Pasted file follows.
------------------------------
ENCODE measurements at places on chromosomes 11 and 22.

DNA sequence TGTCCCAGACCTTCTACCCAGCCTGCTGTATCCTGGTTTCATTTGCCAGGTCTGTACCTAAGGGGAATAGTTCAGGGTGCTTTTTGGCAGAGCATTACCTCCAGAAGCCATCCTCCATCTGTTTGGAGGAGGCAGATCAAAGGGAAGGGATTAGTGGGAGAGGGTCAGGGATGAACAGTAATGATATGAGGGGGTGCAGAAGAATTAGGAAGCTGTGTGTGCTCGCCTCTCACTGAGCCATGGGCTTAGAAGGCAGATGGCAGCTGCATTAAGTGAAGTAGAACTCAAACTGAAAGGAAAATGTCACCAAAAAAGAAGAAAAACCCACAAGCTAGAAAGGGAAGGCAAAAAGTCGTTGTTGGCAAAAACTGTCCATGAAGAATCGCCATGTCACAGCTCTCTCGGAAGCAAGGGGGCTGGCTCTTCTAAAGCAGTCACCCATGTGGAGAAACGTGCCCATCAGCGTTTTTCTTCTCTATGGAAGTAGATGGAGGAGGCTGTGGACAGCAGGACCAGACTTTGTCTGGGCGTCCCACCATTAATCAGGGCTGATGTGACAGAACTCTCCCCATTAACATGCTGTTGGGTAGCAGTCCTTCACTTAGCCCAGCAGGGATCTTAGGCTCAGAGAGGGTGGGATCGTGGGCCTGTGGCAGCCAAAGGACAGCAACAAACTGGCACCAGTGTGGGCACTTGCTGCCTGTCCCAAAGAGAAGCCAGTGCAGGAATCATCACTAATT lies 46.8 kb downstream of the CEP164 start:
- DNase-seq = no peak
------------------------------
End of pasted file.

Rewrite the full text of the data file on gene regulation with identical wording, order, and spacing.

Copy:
ENCODE measurements at places on chromosomes 11 and 22.

DNA sequence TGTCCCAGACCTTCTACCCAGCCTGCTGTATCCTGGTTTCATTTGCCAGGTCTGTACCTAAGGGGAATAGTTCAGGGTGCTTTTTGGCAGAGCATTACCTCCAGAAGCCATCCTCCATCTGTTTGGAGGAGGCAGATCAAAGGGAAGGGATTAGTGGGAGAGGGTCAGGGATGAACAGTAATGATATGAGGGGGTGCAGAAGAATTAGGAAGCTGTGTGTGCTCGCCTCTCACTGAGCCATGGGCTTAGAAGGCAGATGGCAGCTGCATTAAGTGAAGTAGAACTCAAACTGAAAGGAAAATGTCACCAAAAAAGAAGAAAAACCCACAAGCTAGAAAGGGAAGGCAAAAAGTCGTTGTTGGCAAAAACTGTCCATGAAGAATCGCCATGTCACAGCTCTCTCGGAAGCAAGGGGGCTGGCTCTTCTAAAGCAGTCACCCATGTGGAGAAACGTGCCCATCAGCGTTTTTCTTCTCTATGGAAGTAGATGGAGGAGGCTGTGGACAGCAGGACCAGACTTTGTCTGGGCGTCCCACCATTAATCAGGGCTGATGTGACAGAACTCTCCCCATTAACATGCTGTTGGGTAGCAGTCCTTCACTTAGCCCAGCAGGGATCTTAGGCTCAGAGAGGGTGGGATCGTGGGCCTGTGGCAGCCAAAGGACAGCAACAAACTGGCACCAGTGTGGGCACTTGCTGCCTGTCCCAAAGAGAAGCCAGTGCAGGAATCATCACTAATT lies 46.8 kb downstream of the CEP164 start:
- DNase-seq = no peak